I’ve lived in West Duluth for the vast majority of my life. The most significant exceptions are the year I lived in the Endion neighborhood near the Duluth Armory and the three-and-a-half years I lived in the Central Hillside at Washington Studios Artist Cooperative.
Though my experiences are largely seen through western Duluth eyes, I like to think of myself as a somewhat impartial observer. I bleed the maroon and gold of a Denfeld Hunter, but I have empathy for Trojans, Cakes, Hilltoppers and those funny little home-schoolers and international magnet arsty-fartsies or whatever they are. We’re all Duluthians, Americans and humans. But we’re also part of many tribes, and our neighborhoods can define us in ways we don’t often think about.
Around the time I graduated from high school, a popular pastime among my friends was to pile into a car and simply drive around with no purpose. We were young, full of enthusiasm, and generally unfamiliar with the world outside of West Duluth. Simply driving east of Lake Avenue at that time seemed like a minor adventure, and if we were creative or lucky enough we could turn it into a significant adventure. At the time, the young women of Duluth had very different hairstyles on each side of town, so there was a visible sense of exploring a new culture in just an eight-minute drive.
A place we returned to a few times on summer days was a railroad bridge where Amity Creek and the Lester River merge. A rope was fastened under the bridge for the adventurous to clasp onto and swing off a cliff and let go to dive into the spot below where the water pools. One time after a few plunges in the river, we drove around the neighborhood aimlessly and eventually one of us complained that someone’s wet sneakers smelled terrible. The owner of the offending shoes responded by taking them off and throwing them out the window, which solved a problem and got some laughs. But a few minutes later a police car pulled us over because we’d been identified as footwear litterers. We were stunned. No one in West Duluth would report kids throwing shoes out a car window to the authorities. We were on the wrong side of town.
In the late summer of 2003, when I lived in the Central Hillside, I noticed an abandoned car on the street outside my apartment. Nothing happened with it for several weeks, and I eventually realized that car was the key to my understanding of Duluth neighborhoods.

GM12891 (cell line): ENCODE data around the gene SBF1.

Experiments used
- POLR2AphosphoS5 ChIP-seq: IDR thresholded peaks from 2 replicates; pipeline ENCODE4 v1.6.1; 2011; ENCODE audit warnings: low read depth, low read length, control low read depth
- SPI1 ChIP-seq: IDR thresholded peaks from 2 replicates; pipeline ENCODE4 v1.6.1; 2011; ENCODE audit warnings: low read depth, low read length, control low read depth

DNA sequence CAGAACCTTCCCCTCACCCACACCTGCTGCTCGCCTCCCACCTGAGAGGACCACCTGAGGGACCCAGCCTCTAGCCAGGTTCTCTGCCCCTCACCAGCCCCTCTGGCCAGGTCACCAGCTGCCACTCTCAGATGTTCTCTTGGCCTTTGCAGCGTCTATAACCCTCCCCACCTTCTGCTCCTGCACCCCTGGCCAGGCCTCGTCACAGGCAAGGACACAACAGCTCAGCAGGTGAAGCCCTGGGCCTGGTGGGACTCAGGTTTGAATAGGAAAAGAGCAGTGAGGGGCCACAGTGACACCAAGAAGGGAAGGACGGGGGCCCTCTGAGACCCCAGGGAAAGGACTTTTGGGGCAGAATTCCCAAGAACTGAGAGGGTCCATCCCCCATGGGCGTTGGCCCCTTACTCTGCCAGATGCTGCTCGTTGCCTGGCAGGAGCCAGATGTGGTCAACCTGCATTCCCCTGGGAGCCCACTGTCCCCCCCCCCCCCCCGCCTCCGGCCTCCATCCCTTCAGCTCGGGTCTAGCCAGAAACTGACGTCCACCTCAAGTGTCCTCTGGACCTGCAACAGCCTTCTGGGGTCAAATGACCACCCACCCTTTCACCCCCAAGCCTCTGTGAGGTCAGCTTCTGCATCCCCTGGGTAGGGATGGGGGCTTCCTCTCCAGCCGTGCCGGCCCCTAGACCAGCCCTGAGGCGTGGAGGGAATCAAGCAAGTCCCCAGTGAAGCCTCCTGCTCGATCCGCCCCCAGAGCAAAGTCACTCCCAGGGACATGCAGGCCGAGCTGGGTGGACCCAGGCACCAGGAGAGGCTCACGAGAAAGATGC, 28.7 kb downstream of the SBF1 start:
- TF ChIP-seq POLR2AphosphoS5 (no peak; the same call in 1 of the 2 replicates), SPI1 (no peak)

Although there are many unique areas of Duluth, the city is essentially divided into just three sections: West Duluth, Central Hillside and East Duluth. Perhaps the reason for this is that for many years there were three public high schools — Denfeld, Central and East — serving students in each section of the city. Though Central High School no longer exists, I would maintain that Duluthians are still raised three different ways. Maybe this will change over time, but I don’t think it has yet.
Below is the little role-play situation I developed in 2003 to illustrate the differences from one section of the city to the next. I offer it as a public service to future Duluthians who are trying to determine which area best suits them.
Here we go:
Say you notice there is a strange car parked on the street. The car has a flat tire and a smashed windshield. A few days go by and the car doesn’t move at all. How do you want your neighbors to react?
- If you live in East Duluth a few days wouldn’t even go by before the car would be towed. The first person to notice it would call the police immediately and report the nuisance vehicle.
- In the Central Hillside everyone would ignore the car and it would sit undisturbed until winter, when the snowplows need to get through. Then the city would have it towed. Although many people would notice the car for several months and recognize it as abandoned, it would never even become a subject of conversation.
- In West Duluth the car would go undisturbed for a few days, and then everyone would start talking about it. Theories of where it came from and what happened to its owner would abound. No one would call the police, though. After a month or two, little kids would start playing inside the car until a few older kids would eventually come along and push it down a hill into a crick.
Perhaps credentialed psychologists could probe deeper into this, but I feel like I’ve done my part to lay the groundwork with some solid observational stereotyping. I can’t sit here writing essays all day obsessing over details like why certain creeks are creeks and other creeks are cricks. I’ve got important things to do. As a reformed adult delinquent it’s my job to go around pulling shopping carts and couches out of the cricks and picking up sneakers off the curbs.
I’m not ambitious enough to tow vehicles out of cricks, though, so I just play inside them like a good West Duluthian.
Paul Lundgren is author of The Spowl Ribbon, a book released in 2010 that finally broke even in 2015. Publishing success!
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